Statement of Benefit to California:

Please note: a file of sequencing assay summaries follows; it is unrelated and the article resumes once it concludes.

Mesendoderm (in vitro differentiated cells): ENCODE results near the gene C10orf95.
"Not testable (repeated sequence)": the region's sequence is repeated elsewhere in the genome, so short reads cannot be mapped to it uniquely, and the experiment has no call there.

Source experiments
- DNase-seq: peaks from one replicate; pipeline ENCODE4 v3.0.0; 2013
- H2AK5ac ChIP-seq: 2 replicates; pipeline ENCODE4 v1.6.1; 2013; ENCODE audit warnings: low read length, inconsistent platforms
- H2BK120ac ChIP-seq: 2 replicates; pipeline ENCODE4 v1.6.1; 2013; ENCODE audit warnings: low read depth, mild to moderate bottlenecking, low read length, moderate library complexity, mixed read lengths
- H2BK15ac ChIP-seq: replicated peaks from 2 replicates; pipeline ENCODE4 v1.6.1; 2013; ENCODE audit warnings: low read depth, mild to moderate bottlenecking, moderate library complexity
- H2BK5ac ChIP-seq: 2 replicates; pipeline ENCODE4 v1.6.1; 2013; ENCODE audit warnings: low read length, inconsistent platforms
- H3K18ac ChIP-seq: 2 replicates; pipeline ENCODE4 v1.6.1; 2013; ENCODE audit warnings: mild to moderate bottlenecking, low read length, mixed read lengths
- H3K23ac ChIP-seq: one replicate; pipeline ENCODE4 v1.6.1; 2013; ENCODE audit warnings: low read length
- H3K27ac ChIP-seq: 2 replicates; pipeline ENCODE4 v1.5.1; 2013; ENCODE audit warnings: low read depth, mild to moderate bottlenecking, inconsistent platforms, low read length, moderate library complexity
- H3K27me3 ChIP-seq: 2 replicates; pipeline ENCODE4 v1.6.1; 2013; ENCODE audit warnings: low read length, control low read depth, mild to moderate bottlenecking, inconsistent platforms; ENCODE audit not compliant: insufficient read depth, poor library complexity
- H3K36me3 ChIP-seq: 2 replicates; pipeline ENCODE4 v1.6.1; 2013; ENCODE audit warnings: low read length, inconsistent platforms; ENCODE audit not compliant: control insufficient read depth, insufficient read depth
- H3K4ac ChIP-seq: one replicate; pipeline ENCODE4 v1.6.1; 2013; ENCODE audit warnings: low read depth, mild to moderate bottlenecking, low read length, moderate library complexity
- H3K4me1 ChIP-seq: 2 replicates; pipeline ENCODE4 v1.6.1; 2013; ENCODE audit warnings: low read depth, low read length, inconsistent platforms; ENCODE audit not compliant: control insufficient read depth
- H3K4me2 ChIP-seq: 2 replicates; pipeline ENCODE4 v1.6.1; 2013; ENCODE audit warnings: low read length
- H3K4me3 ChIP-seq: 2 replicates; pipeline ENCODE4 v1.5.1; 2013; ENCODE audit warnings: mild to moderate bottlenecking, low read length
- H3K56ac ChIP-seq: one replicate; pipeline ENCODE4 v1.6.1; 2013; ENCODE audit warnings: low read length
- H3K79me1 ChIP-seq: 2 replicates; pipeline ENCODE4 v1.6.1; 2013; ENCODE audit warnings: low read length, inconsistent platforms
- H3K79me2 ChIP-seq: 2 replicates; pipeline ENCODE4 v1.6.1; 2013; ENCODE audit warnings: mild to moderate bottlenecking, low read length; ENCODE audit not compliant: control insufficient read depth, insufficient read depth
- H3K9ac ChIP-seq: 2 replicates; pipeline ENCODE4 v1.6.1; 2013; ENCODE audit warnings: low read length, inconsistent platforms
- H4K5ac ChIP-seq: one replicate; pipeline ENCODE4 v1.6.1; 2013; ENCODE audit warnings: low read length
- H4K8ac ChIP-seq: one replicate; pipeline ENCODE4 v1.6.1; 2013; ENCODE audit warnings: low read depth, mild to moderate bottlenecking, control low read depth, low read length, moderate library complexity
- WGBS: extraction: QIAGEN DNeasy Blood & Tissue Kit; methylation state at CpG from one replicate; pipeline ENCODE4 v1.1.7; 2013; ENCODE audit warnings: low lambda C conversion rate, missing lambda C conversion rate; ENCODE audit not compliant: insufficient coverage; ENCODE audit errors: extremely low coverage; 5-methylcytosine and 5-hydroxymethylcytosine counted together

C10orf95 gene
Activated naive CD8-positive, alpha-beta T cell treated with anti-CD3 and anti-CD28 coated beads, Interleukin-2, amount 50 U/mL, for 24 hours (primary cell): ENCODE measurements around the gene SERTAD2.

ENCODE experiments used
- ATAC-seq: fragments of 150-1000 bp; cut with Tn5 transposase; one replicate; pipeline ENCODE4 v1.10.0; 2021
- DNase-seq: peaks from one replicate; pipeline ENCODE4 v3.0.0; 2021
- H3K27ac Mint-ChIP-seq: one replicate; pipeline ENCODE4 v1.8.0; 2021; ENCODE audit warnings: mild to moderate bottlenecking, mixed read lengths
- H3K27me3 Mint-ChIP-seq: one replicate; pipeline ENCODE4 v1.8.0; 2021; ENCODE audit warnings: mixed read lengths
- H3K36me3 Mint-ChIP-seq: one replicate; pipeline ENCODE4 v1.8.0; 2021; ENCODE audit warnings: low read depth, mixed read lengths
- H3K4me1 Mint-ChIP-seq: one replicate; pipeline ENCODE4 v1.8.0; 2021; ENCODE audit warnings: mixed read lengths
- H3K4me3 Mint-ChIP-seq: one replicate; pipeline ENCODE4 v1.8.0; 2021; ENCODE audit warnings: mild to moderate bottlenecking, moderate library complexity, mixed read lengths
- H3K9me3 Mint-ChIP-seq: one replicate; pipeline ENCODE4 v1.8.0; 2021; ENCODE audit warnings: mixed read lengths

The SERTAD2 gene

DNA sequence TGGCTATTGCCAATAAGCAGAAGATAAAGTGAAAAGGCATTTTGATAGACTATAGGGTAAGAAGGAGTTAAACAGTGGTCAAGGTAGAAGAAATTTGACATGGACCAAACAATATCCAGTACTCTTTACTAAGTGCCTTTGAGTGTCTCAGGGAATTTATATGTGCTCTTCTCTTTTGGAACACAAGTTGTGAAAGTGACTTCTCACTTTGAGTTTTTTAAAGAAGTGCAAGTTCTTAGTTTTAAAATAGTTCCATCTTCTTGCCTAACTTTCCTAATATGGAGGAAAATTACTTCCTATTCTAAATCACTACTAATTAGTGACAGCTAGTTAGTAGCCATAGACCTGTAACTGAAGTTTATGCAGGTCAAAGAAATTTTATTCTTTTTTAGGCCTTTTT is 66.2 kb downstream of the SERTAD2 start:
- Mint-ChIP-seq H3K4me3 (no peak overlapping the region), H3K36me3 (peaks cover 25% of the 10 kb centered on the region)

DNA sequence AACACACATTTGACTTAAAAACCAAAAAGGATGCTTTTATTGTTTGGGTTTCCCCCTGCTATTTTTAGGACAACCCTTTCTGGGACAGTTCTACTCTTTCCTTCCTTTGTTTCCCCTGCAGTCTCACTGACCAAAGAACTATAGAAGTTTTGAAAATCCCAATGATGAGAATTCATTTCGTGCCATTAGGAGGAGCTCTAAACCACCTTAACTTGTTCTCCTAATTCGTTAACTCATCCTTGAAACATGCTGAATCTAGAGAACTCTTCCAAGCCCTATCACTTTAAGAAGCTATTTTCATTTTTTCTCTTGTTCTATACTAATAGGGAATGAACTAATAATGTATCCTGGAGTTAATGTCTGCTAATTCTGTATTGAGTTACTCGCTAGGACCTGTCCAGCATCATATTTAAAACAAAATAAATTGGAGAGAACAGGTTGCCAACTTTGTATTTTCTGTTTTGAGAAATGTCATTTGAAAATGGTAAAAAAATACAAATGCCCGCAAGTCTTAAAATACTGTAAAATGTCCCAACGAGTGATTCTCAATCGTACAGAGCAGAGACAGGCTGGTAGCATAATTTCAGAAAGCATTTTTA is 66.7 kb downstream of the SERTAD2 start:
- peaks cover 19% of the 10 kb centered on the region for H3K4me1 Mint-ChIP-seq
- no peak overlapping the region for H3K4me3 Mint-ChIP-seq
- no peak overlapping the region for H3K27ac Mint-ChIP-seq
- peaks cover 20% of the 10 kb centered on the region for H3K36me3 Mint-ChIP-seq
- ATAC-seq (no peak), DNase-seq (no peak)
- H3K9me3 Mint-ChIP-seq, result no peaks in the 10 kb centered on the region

The human embryonic stem cell (hESC) lines eligible for federally-funded research are limited not only in number but also in their: (a) range of applications (e.g., because of their “contamination” with poorly-defined biological components); (b) genetic & cell type stability; (c) ability to represent diverse racial & genetic backgrounds, disease states, & heritable predispositions to disease; (d) ease of manipulation, expansion, differentiation; (e) safety. The field would benefit from new hESC lines that not only reflect newly emerging biological insights but that improve upon extant lines in the following 3 key areas: (1) hESC lines derived from their inception under “defined” conditions (i.e., conditions where all ingredients can be specified); (2) hESCs that can serve as models for a range of human diseases (particularly those for which poor animal models exist) which would allow the development of better therapies, including drug-based; (3) hESCs that can be more facilely maintained under defined conditions in the immature state & then efficiently & reproducibly become desired cell types to the exclusion of undesired cell types for research & cell-based therapies. To help meet these needs, we have established a repository for normal & abnormal preimplantation embryos donated from IVF clinics nationwide for research purposes. This non-profit facility is designed to serve the research community – particularly in California-- at no cost. We have also devised improved techniques for deriving & differentiating hESCs. These techniques have been used to begin deriving hESC lines from normal & diseased blastocysts. These new lines, too, become invaluable unique reagents for drug testing, for testing the pathophysiological mechanisms underlying a wide variety of disease states, & for developmental studies. Federal funding cannot presently be used to generate such new lines. Lines generated with industrial funds would inevitably carry large licensing fees & restrictions on the use & dissemination of intellectual property (IP) & insights derived from such studies. Our intent is that such reagents be distributed in an unencumbered manner to other investigators who would be obligated to share data with other scientists, & that the products of that research (drugs, therapies, diagnostics, technologies) be made available at minimal cost to California citizens. Also, California citizens should become stakeholders in the IP & benefit from any royalties & fees.